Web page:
With the crisp Autumn leaves falling from the trees and candy flying off the shelves comes the old October question: Trick or Treat? Certainly when dealing with a real estate transaction you hope for a treat. I was watching an old favorite Halloween movie (the Addams Family) the other day with my family when suddenly I had reminiscence of a test question in real estate school. In class we learned that, essentially, if you found yourself with a haunted house that you didn’t know what to do with… you could basically put it on the market and sell it without having to disclose the fact that it was haunted! This was something I took upon myself to specifically remember in the event one of my clients ever asked this question. You know, just in case.
Psychologically Affected Properties is a real estate term used to describe a property that is for sale or lease where one or more of the following have occurred, or could reasonably be suspected to have occurred:
- A resident of the home had or died from an illness related to HIV.
- Someone died on the property.
- Criminal gang activity took place on the property.
- There was a shooting involving law enforcement at the home.
- Illegal drugs or controlled substances were manufactured on or sold from the residence.*1
- A felony under Indiana IC 35 occurred on the property. IC 35 covers 19 articles with crimes ranging from theft to violence with bodily harm.
The Indiana Code detailed in Title 32, Article 21, Chapter 6 outlines that property owners are not required to disclose any knowledge of an event that would result in what is described as psychologically affected properties. But, if a prospective Buyer of the property directly asks the property owner or the respective real estate agent about the status of the property and any psychologically affected properties… they must answer truthfully.
When you list a property professionally with a real estate agent, you may be asked to complete what is a called a Sellers Disclosure. This document outlines certain aspects of the home that may or may not be in need of repairs or malfunctions such as the attic, chimneys, fireplace, appliances, electrical outlets, ceiling fans, basement leaks, etc. One thing you will notice in this reasonably extensive document is the fact that it does not mention any thoughts or ideas regarding the property and any of the psychological aspects of the property that could have occurred above. This, by Indiana Code the Seller of the property is not required to disclose any of this information to Buyers unless asked directly. (*1 – With the exception of manufacture of methamphetamines or controlled substances as outlined on the second page, top left corner of the Indiana Residential Sellers Disclosure).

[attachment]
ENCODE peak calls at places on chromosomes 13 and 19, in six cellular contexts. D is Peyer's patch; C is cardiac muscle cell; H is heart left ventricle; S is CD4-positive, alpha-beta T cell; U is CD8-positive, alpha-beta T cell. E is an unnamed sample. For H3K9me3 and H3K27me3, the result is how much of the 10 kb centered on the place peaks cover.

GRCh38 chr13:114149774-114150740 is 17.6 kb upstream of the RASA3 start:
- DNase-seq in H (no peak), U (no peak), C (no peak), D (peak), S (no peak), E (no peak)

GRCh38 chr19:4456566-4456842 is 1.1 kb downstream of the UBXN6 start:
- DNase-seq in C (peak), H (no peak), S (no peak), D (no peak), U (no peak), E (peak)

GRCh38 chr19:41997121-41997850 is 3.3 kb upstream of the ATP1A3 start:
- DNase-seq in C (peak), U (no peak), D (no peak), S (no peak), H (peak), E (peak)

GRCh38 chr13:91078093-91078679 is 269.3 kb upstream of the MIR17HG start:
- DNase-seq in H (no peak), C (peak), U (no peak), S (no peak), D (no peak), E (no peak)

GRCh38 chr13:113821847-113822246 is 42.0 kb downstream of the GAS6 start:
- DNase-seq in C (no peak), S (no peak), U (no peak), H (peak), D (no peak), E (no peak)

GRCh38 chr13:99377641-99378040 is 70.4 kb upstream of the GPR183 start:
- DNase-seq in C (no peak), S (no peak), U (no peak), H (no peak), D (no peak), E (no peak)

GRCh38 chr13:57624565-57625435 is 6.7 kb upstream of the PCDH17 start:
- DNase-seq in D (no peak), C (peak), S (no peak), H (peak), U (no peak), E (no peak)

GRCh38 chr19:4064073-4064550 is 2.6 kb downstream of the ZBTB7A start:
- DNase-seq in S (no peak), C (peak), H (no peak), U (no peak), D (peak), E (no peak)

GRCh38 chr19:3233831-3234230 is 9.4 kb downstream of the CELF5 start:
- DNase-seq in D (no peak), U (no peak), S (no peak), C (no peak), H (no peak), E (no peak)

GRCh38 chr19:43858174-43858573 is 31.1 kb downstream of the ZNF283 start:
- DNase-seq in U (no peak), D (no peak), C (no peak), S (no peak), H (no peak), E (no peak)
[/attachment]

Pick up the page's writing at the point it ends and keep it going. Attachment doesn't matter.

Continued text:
Though it may seem as if a Seller can legally without this information from Buyers for the most part, there is a reason for it being that way. When a Seller and Buyer connect for the sale of real estate both parties are focusing on the material value of the property at hand and any improvements upon that real estate that are included in the sale. That’s it. The value/appraisal of the property has absolutely nothing to do with any of the aforementioned psychotically affected possibilities. If someone had passed away in that property, it does not reduce the value of it… likewise, if the house is considered haunted by the current occupant, it does not necessarily reduce the material value of the property. Au contraire, it could actually mean that the property could sell for a higher sales price!
In closing, as a Seller it is always best to disclose any known defects and items of the property you are aware to be defective to a perspective Buyer. To be blunt, the Golden Rule likely applies: if you would like to know about a specific defect or any knowledge of a property you would be purchasing, it is probably best to disclose that information to your Buyer. Less, you be HAUNTED by any repercussions of withholding that information after the fact!
If you have questions regarding your property and any possible psychological affected disclosures, please feel free to reach out to our team at JF Property Group.